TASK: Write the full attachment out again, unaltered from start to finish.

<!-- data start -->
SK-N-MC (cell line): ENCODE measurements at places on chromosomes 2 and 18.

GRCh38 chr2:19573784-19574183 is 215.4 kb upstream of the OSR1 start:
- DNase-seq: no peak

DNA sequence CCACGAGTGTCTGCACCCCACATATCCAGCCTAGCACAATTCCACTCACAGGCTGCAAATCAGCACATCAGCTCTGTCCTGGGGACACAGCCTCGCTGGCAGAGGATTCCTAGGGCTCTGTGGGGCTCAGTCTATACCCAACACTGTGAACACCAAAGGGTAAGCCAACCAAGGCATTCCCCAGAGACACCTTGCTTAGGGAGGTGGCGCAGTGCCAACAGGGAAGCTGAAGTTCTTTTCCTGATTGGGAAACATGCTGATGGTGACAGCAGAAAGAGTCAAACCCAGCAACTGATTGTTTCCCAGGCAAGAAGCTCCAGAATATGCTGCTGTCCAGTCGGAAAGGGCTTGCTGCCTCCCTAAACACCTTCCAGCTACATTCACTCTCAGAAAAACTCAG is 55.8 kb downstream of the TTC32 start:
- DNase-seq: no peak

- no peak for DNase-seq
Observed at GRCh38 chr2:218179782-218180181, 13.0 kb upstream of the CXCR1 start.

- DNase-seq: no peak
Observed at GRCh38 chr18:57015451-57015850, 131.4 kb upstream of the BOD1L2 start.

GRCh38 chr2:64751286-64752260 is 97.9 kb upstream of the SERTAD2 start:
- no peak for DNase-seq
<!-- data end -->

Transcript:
SK-N-MC (cell line): ENCODE measurements at places on chromosomes 2 and 18.

GRCh38 chr2:19573784-19574183 is 215.4 kb upstream of the OSR1 start:
- DNase-seq: no peak

DNA sequence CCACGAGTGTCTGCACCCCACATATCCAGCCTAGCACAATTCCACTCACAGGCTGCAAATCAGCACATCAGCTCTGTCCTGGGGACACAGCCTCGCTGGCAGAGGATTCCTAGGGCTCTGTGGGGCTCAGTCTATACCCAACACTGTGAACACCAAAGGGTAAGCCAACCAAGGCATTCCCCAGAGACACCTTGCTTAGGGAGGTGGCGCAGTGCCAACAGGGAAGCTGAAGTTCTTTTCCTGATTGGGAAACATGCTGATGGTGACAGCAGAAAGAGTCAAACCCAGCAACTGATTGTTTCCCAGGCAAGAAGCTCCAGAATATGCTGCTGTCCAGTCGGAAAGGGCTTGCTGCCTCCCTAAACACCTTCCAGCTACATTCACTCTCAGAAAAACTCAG is 55.8 kb downstream of the TTC32 start:
- DNase-seq: no peak

- no peak for DNase-seq
Observed at GRCh38 chr2:218179782-218180181, 13.0 kb upstream of the CXCR1 start.

- DNase-seq: no peak
Observed at GRCh38 chr18:57015451-57015850, 131.4 kb upstream of the BOD1L2 start.

GRCh38 chr2:64751286-64752260 is 97.9 kb upstream of the SERTAD2 start:
- no peak for DNase-seq